New Food & Business research projects awarded
In April 2014, ten Food & Business (F&B) research projects have been awarded funding by WOTRO Science for Global Development. Five projects fall under the F&B Global Challenges Programme (GCP), the other five will receive funding from the F&B Applied Research Fund (ARF).
First GCP projects
The GCP projects are the first research proposals that receive funding as part of this new instrument. Each project will focus on specific emerging key issues in food security and their impact on regional and local food security, as well as on the role of the private sector. The research will be conducted by consortia of researchers and various private and/or public partners from the Netherlands and LMICs. GCP projects receive a maximum of 600,000 euro, not including the required co-funding from consortium partners.
The now awarded projects include research into the adaptation of the production of porc to local conditions, the development of a system that makes pond farming more sustainable and predictable, a study into the development potential of Zambian traditional fermented foods, an examination of the impacts of commercially-driven investments in cash crop production and a study of inclusive business-smallholder partnerships in Ghana and South Africa. For a summary of each awarded proposal, as well as a list of all participating organizations and companies, visit the F&B Research website.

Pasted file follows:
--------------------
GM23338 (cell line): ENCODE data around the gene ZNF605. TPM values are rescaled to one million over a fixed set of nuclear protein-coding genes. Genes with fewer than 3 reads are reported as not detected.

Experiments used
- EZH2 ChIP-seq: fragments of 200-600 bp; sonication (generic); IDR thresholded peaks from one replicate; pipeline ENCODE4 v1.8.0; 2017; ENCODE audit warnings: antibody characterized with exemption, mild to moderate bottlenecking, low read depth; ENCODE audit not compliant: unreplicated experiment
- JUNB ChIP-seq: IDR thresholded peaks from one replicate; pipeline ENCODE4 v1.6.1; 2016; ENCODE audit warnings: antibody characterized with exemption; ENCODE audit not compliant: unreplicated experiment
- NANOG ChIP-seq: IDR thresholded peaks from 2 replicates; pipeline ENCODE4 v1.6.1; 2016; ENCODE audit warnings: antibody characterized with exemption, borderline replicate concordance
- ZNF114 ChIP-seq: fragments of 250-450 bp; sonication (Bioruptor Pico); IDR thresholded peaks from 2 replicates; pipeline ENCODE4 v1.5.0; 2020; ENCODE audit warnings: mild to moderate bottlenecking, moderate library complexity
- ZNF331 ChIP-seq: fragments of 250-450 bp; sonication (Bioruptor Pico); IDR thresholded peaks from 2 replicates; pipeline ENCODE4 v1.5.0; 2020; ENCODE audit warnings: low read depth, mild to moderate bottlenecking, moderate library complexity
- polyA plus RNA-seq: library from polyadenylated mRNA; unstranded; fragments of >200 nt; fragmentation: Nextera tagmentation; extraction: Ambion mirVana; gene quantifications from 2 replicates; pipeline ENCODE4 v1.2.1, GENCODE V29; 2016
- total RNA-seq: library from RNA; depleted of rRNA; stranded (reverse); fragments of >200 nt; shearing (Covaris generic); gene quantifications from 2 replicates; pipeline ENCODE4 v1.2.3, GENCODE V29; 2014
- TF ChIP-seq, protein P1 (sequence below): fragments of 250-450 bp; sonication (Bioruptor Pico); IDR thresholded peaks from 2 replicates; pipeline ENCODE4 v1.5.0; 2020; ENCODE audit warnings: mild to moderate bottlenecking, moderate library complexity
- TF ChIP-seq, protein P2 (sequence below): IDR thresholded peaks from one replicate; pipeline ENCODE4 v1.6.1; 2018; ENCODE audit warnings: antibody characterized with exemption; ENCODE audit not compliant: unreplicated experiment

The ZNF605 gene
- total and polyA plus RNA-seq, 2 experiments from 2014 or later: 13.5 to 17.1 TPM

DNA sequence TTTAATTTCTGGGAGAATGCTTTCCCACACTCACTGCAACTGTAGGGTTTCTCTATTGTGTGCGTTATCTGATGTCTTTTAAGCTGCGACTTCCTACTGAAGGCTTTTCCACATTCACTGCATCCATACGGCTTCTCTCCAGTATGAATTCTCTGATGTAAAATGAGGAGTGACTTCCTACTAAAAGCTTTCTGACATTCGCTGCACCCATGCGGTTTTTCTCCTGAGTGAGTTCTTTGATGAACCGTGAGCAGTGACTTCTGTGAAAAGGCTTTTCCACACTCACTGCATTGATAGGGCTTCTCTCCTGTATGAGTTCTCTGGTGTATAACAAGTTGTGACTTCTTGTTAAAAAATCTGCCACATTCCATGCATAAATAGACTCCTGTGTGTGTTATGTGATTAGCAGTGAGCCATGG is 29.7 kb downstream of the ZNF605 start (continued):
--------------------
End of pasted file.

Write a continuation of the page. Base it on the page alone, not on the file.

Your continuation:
ARF funded projects
The five awarded ARF research proposals are the result of the second round of the first call for proposals for the fund. They are added to the two projects that were awarded in the first round. More awards are expected later this year as a result of the third round of the call.
ARF projects are aimed at the development of innovations that are readily applicable and that contribute to sustainable food security for the most vulnerable populations. The now awarded projects focus on farmer-led innovations for sustainable food production in Uganda, the impact of gender, land rights and business models on food security in rural Mozambique, more efficient production of potatoes in Burundi the development of an indigenous African vegetable system in Sub-Saharan Africa and the identification of environment friendly biological rice crop protection in Indonesia. Short summaries of all projects and the consortia members are available on the F&B Research website.
The new ARF projects will start in the next few months and will take up to three years. All research teams are led by a practitioner organization from one of the 15 partner countries of Dutch development cooperation. Other team members are Dutch or LMIC research or higher education organisations and, in some cases, also other local enterprises. The budget of ARF projects varies between 50,000 and 300,000 euro, depending on the project duration and excluding co-funding from consortium partners.